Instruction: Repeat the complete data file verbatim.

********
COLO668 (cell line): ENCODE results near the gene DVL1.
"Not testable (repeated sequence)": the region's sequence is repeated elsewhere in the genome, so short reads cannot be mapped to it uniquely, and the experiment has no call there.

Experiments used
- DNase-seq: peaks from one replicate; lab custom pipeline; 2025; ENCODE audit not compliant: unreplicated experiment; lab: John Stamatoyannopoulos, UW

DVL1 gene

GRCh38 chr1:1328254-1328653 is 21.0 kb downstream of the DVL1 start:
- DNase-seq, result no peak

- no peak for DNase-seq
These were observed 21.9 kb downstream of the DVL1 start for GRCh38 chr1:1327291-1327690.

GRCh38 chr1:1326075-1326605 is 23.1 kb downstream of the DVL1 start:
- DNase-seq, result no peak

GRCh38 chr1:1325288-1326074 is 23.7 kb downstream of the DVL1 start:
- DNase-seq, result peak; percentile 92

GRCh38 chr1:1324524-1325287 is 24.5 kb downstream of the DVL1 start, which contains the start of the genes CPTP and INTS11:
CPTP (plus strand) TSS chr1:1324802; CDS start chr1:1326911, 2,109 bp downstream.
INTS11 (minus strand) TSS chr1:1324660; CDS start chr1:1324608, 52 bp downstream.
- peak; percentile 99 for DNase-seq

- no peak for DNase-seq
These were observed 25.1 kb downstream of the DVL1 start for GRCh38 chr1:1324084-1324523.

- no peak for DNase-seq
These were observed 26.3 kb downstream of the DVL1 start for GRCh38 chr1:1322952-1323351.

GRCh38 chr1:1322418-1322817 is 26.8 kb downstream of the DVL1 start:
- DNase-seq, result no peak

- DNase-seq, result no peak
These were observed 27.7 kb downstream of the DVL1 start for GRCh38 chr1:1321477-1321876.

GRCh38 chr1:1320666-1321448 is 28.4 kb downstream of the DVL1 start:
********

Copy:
COLO668 (cell line): ENCODE results near the gene DVL1.
"Not testable (repeated sequence)": the region's sequence is repeated elsewhere in the genome, so short reads cannot be mapped to it uniquely, and the experiment has no call there.

Experiments used
- DNase-seq: peaks from one replicate; lab custom pipeline; 2025; ENCODE audit not compliant: unreplicated experiment; lab: John Stamatoyannopoulos, UW

DVL1 gene

GRCh38 chr1:1328254-1328653 is 21.0 kb downstream of the DVL1 start:
- DNase-seq, result no peak

- no peak for DNase-seq
These were observed 21.9 kb downstream of the DVL1 start for GRCh38 chr1:1327291-1327690.

GRCh38 chr1:1326075-1326605 is 23.1 kb downstream of the DVL1 start:
- DNase-seq, result no peak

GRCh38 chr1:1325288-1326074 is 23.7 kb downstream of the DVL1 start:
- DNase-seq, result peak; percentile 92

GRCh38 chr1:1324524-1325287 is 24.5 kb downstream of the DVL1 start, which contains the start of the genes CPTP and INTS11:
CPTP (plus strand) TSS chr1:1324802; CDS start chr1:1326911, 2,109 bp downstream.
INTS11 (minus strand) TSS chr1:1324660; CDS start chr1:1324608, 52 bp downstream.
- peak; percentile 99 for DNase-seq

- no peak for DNase-seq
These were observed 25.1 kb downstream of the DVL1 start for GRCh38 chr1:1324084-1324523.

- no peak for DNase-seq
These were observed 26.3 kb downstream of the DVL1 start for GRCh38 chr1:1322952-1323351.

GRCh38 chr1:1322418-1322817 is 26.8 kb downstream of the DVL1 start:
- DNase-seq, result no peak

- DNase-seq, result no peak
These were observed 27.7 kb downstream of the DVL1 start for GRCh38 chr1:1321477-1321876.

GRCh38 chr1:1320666-1321448 is 28.4 kb downstream of the DVL1 start: